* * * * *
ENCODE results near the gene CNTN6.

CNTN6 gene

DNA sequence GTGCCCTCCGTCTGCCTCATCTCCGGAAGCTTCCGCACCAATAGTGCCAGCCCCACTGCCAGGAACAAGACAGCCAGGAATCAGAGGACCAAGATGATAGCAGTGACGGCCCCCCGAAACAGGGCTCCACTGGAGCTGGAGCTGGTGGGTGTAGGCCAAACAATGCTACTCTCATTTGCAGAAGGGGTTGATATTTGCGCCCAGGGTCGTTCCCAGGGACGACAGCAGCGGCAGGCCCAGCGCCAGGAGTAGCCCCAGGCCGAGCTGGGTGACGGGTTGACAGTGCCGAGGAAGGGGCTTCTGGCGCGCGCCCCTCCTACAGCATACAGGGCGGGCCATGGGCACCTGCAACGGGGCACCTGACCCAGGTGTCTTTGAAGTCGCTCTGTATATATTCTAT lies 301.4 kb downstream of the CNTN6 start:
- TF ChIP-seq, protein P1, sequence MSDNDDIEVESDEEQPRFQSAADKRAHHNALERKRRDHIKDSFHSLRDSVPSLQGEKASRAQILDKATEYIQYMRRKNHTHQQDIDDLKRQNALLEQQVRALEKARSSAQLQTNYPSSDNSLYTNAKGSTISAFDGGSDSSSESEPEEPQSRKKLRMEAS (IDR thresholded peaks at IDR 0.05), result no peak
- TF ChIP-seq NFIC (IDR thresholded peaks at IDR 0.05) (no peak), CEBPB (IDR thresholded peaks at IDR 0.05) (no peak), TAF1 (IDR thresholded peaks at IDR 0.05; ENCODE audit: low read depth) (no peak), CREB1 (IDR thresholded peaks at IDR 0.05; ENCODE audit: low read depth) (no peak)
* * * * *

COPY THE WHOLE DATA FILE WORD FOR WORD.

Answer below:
ENCODE results near the gene CNTN6.

CNTN6 gene

DNA sequence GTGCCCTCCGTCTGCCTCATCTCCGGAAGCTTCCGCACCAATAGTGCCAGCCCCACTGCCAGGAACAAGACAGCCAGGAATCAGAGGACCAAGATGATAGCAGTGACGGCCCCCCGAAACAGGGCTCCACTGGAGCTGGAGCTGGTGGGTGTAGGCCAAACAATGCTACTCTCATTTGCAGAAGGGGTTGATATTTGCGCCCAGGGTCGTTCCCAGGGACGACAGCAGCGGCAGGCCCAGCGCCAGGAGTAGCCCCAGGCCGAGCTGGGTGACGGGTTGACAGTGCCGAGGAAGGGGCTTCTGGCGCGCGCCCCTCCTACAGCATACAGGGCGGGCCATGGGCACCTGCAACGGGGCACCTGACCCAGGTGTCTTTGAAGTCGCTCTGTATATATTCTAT lies 301.4 kb downstream of the CNTN6 start:
- TF ChIP-seq, protein P1, sequence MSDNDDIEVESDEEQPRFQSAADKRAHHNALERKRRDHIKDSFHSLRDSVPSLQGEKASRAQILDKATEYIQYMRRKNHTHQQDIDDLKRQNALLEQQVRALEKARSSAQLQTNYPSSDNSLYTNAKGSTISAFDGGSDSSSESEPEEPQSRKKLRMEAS (IDR thresholded peaks at IDR 0.05), result no peak
- TF ChIP-seq NFIC (IDR thresholded peaks at IDR 0.05) (no peak), CEBPB (IDR thresholded peaks at IDR 0.05) (no peak), TAF1 (IDR thresholded peaks at IDR 0.05; ENCODE audit: low read depth) (no peak), CREB1 (IDR thresholded peaks at IDR 0.05; ENCODE audit: low read depth) (no peak)